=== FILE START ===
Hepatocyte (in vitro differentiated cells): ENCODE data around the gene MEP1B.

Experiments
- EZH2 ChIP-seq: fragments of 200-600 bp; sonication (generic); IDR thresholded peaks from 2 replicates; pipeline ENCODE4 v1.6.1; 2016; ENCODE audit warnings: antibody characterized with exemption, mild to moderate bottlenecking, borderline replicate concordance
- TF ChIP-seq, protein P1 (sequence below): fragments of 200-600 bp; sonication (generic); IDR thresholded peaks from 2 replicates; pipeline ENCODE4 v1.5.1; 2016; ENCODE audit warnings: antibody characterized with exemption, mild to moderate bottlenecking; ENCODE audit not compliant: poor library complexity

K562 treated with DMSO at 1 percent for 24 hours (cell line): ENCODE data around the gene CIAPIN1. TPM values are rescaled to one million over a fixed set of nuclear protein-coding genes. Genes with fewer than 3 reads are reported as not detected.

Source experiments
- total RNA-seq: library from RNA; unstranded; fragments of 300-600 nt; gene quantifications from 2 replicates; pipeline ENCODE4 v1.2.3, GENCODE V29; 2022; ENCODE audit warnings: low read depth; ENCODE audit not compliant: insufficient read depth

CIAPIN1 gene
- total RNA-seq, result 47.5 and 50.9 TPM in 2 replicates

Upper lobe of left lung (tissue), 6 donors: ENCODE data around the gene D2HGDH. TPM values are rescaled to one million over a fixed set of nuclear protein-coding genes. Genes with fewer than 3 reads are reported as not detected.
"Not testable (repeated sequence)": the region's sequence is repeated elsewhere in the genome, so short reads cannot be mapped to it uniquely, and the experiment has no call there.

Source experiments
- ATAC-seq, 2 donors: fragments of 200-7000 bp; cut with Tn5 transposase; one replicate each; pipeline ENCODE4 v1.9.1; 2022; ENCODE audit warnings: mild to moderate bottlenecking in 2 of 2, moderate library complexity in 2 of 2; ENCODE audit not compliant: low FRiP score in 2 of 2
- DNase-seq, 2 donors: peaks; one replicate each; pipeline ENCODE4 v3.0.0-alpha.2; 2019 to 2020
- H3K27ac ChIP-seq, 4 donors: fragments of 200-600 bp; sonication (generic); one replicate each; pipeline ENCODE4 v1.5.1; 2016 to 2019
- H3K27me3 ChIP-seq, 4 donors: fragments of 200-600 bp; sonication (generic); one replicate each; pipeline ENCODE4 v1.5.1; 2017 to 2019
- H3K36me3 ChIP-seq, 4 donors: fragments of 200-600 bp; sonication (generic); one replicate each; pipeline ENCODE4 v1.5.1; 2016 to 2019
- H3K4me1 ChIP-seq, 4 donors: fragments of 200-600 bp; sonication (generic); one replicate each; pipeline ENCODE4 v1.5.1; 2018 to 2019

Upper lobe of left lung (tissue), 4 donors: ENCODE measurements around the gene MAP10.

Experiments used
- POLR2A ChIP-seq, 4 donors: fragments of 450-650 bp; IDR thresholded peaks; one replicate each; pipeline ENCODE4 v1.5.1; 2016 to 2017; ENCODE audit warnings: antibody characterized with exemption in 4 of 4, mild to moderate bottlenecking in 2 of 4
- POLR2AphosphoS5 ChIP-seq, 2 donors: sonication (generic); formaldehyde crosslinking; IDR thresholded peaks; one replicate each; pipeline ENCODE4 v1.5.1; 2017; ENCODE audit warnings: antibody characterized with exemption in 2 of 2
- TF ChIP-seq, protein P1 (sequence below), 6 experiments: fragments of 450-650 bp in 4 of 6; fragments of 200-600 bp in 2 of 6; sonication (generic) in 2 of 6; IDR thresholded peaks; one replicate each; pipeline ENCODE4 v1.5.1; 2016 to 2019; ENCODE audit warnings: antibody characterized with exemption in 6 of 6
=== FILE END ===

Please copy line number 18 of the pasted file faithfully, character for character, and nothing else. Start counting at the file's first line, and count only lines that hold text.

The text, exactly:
- H3K4me1 ChIP-seq, 4 donors: fragments of 200-600 bp; sonication (generic); one replicate each; pipeline ENCODE4 v1.5.1; 2018 to 2019